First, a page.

London’s Mayor is scuppering his own work to clean up the capital’s air, by trying to rush-through an ill-considered road safety scheme, says the Freight Transport Association.
FTA believes hundreds of cleaner trucks would be on London’s roads now, if it were not for uncertainty over Sadiq Khan’s plans for a Direct Vision Standard (DVS), which aims to improve the safety of heavy goods vehicles operating in the capital.
According to FTA, whose members operate just under half of the UK’s HGV fleet, the length of time it is taking to finalise the qualification levels for the DVS, alongside an unrealistic schedule for its implementation, are causing frustration and confusion for logistics operators, which are being forced to postpone the procurement of new, cleaner vehicles because they may not be eligible for use in London in the years ahead.
FTA, the only organisation in the UK that represents all of logistics, is calling on Transport for London to rethink its plans for DVS and coordinate its implementation with the tightening up of London’s Ultra Low Emission Zone, to give logistics operators a chance to plan their fleets properly. It has set out these points in its submission to TfL’s phase 2 consultation on the DVS scheme. Natalie Chapman, FTA’s Head of Urban Policy, says.
“The Mayor has scored a spectacular own goal with DVS. FTA, along with everyone living and working in London, wants to see an improvement in the city’s air quality, but this could have happened faster if the new DVS had been better planned. FTA’s submission to the latest consultation on the scheme provides evidence that truck owners and operators are delaying procurement of the cleanest Euro VI vehicles, because they have no idea whether they’ll meet the requirements of the DVS.”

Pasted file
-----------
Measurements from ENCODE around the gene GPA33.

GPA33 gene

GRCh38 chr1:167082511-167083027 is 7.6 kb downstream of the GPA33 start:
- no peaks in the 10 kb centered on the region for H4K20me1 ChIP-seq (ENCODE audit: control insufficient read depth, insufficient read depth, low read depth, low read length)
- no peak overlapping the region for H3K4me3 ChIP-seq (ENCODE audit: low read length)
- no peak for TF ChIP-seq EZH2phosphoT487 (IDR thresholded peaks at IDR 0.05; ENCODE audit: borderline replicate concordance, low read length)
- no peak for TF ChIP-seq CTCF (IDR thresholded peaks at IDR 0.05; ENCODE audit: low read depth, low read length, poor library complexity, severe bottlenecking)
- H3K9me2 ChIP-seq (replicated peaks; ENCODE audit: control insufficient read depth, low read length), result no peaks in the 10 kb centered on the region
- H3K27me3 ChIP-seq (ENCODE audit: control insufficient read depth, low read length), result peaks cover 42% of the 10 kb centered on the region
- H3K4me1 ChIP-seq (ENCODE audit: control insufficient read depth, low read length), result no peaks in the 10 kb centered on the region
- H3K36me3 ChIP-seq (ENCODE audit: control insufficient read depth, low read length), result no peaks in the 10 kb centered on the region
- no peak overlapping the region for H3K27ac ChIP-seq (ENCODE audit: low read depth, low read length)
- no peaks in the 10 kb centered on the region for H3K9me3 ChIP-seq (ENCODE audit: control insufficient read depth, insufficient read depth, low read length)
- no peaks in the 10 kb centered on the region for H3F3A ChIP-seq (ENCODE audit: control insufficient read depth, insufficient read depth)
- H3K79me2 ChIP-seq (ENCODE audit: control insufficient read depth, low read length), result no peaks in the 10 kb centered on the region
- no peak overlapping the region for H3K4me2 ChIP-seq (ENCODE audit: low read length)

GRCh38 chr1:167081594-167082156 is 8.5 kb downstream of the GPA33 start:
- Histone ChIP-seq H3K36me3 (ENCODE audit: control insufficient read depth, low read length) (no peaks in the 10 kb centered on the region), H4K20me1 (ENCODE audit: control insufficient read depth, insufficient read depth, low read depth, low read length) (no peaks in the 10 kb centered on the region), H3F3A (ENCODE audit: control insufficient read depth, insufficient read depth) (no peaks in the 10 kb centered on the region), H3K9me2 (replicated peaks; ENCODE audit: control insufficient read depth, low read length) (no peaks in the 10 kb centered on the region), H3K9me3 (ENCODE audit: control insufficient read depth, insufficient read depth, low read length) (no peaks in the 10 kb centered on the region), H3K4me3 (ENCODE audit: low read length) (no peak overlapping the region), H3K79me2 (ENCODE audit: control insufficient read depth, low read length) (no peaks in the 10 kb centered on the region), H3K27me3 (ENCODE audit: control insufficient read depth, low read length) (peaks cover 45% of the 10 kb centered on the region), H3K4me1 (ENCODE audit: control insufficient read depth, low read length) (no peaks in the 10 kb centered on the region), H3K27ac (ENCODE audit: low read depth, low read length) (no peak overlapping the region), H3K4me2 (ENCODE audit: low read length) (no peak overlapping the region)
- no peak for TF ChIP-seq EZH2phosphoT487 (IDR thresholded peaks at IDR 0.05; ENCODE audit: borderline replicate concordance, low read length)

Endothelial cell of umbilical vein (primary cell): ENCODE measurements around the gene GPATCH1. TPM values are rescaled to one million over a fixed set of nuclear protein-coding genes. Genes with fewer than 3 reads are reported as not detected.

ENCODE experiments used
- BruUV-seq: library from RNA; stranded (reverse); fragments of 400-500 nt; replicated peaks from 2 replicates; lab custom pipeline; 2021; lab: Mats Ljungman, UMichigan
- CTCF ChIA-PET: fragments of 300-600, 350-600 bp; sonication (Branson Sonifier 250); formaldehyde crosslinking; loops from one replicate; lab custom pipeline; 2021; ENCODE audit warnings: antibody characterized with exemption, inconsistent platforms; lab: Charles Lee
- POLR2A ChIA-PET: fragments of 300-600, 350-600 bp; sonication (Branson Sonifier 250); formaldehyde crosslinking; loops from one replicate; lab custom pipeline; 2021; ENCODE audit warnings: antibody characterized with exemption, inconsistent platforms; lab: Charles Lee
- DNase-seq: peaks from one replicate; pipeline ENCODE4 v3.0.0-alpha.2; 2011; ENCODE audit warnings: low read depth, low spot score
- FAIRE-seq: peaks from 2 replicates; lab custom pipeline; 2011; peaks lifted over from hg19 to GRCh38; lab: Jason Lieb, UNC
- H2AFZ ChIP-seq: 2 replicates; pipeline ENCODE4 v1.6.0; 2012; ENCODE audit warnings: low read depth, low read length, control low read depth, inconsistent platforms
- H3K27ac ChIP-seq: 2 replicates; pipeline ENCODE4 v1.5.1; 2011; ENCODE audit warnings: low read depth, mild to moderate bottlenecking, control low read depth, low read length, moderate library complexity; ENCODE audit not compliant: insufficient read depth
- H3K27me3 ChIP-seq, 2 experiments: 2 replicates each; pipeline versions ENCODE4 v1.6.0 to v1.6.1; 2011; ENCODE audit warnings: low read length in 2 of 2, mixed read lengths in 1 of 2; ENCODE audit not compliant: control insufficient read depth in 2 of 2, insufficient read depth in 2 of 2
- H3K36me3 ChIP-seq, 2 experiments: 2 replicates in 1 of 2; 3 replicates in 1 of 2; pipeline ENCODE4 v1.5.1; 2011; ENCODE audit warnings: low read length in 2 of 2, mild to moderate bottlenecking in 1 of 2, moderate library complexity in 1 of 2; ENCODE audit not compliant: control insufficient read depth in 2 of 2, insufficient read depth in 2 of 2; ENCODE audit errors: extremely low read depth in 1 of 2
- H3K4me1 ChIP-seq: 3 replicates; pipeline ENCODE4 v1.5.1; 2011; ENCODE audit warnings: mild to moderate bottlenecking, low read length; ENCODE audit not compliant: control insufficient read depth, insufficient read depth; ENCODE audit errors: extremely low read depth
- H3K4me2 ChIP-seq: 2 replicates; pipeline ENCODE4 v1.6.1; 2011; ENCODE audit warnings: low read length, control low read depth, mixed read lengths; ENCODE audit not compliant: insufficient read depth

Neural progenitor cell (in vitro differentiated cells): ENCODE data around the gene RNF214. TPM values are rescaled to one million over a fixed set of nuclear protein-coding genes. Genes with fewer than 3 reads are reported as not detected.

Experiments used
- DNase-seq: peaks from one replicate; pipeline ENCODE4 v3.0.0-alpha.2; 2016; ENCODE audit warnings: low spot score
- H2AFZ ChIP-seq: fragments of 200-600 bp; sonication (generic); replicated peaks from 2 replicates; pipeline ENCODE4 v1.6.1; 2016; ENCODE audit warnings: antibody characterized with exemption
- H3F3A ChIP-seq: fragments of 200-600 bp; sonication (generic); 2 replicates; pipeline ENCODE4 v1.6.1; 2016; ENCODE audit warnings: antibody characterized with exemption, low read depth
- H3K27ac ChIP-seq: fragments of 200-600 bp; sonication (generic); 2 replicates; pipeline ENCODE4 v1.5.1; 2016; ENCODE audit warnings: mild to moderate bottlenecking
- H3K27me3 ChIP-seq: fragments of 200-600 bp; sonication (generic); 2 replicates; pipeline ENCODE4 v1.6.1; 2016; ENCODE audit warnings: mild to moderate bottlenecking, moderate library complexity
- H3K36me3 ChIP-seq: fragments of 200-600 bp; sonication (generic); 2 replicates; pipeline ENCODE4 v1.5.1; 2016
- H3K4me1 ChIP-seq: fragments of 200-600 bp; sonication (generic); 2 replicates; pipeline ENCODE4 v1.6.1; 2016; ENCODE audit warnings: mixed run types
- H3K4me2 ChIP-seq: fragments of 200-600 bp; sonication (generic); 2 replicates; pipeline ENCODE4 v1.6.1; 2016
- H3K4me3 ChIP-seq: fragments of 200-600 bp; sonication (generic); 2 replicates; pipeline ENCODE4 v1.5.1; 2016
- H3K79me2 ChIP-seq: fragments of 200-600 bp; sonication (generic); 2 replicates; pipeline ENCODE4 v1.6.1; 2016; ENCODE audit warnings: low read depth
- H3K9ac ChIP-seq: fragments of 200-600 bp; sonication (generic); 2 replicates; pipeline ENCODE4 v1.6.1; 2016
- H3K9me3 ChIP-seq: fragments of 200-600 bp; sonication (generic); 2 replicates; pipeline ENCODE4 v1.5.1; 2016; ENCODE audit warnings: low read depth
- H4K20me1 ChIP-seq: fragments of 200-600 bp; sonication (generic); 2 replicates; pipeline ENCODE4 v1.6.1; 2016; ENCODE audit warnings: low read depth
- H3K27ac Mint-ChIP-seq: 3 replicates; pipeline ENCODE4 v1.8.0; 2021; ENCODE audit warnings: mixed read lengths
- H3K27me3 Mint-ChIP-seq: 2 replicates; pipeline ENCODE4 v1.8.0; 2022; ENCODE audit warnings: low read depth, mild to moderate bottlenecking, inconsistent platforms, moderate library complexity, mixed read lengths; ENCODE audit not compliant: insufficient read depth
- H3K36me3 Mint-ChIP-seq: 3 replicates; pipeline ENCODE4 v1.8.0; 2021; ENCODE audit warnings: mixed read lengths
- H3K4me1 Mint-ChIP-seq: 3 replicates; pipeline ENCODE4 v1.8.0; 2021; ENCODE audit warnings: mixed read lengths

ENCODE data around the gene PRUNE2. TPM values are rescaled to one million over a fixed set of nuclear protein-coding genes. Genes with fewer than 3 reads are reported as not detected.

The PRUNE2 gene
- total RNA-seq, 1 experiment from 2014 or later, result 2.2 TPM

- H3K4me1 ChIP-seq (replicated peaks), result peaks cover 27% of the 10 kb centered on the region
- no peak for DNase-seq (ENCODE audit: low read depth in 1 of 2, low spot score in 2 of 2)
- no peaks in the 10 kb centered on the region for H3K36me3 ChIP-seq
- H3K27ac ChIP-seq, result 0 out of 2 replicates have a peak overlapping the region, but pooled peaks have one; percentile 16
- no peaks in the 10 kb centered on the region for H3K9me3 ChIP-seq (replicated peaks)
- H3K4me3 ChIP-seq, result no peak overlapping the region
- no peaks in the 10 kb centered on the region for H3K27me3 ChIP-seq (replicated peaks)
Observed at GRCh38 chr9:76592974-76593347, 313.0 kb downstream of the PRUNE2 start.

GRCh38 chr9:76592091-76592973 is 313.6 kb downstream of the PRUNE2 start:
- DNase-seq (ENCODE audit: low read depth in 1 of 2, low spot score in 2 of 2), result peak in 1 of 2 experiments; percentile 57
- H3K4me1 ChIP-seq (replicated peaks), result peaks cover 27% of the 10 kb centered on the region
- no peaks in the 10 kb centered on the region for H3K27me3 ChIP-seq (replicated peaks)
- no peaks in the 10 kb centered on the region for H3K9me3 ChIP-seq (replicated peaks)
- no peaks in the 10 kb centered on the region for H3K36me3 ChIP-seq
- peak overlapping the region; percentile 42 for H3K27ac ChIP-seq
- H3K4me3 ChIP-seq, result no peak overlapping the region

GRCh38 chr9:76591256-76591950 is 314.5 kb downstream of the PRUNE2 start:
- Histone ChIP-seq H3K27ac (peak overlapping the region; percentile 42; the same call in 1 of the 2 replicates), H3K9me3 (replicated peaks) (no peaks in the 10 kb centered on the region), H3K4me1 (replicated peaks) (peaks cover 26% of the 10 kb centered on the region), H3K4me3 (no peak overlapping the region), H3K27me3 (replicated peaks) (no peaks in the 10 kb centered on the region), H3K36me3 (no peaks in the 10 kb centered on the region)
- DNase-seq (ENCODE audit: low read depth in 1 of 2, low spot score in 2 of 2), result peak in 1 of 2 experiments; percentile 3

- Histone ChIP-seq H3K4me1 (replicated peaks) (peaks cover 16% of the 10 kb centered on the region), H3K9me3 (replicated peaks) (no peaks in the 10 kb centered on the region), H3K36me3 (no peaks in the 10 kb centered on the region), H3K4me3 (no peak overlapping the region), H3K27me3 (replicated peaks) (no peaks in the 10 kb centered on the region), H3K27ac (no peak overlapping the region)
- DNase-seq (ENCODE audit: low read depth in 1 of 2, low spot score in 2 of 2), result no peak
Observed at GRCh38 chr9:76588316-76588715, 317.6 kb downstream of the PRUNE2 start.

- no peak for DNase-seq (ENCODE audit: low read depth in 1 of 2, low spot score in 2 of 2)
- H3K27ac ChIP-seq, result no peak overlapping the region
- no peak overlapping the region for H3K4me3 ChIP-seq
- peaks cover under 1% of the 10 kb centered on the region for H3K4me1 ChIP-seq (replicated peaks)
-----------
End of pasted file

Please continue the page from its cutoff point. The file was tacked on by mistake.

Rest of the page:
According to figures from the Society of Motor Manufacturers and Traders, new UK truck registrations in Quarter 3 of 2017 were down 5.7% on the same period the previous year. FTA believes this is due, in part, to uncertainty about the DVS and Ultra Low Emission Zone in London and plans for clean air zones in other parts of the UK.
Ms Chapman goes on to explain: “FTA members support Sadiq Khan’s aspiration to reduce the number of injuries and deaths caused by heavy goods vehicles on London’s roads, but any road safety scheme involving new vehicles needs to be carefully planned to avoid disrupting supplies to the capital and requires the support and cooperation of all road users.
HGVs form the backbone of the capital’s logistics system transporting everything the city needs, from food and medical supplies to building materials and waste recycling. The Mayor should be doing everything he can to help responsible operators buy the cleanest and safest vehicles.”